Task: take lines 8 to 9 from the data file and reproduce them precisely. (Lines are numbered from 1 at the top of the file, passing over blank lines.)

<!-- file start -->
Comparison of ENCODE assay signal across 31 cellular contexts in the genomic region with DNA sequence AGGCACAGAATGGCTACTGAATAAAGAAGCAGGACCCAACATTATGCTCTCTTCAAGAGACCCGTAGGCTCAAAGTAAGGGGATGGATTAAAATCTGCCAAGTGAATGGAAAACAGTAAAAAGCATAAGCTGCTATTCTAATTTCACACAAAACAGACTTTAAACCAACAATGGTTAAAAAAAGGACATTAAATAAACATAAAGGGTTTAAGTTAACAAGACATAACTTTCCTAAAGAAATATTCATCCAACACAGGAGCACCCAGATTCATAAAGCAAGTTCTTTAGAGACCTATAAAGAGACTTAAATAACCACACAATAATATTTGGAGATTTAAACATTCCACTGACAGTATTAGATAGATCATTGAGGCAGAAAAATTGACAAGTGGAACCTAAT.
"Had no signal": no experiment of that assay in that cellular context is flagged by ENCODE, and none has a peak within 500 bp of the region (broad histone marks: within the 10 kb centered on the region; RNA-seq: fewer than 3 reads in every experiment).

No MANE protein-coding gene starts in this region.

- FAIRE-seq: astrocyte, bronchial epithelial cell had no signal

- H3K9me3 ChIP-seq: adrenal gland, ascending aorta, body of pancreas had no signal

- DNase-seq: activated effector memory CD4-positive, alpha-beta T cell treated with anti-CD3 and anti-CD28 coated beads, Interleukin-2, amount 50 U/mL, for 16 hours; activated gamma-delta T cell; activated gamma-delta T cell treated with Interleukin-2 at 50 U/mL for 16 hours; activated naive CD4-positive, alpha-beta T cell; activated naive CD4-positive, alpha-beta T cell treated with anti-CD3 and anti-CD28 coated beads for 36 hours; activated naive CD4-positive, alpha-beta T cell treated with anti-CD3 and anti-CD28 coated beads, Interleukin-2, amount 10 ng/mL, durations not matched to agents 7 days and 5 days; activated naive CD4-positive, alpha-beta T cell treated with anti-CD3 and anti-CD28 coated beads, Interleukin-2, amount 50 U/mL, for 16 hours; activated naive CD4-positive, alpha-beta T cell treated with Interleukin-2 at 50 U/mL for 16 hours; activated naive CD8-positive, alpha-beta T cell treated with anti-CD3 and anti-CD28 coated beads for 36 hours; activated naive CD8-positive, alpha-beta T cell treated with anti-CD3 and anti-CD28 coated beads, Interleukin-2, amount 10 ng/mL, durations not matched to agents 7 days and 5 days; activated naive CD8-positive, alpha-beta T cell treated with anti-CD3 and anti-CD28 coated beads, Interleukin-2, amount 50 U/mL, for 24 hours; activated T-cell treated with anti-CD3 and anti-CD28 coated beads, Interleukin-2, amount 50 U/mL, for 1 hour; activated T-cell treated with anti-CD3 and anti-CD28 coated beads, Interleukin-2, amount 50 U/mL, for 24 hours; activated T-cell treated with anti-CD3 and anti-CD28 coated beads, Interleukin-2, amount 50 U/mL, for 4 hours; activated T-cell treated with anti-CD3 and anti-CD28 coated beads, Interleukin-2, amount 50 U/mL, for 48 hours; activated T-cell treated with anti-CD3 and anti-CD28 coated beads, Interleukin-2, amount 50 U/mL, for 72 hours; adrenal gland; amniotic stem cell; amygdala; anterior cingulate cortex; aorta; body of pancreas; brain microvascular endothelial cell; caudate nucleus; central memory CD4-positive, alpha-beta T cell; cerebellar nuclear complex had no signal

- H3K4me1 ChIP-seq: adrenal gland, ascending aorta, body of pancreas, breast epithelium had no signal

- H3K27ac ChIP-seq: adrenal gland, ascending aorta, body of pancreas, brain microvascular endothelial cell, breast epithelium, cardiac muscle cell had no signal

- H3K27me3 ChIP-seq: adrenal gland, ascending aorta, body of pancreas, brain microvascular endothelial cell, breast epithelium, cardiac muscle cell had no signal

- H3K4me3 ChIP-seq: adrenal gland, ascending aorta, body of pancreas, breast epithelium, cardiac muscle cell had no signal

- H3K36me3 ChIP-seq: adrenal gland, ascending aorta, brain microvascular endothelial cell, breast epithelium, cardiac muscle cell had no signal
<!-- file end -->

- H3K27ac ChIP-seq: adrenal gland, ascending aorta, body of pancreas, brain microvascular endothelial cell, breast epithelium, cardiac muscle cell had no signal

- H3K27me3 ChIP-seq: adrenal gland, ascending aorta, body of pancreas, brain microvascular endothelial cell, breast epithelium, cardiac muscle cell had no signal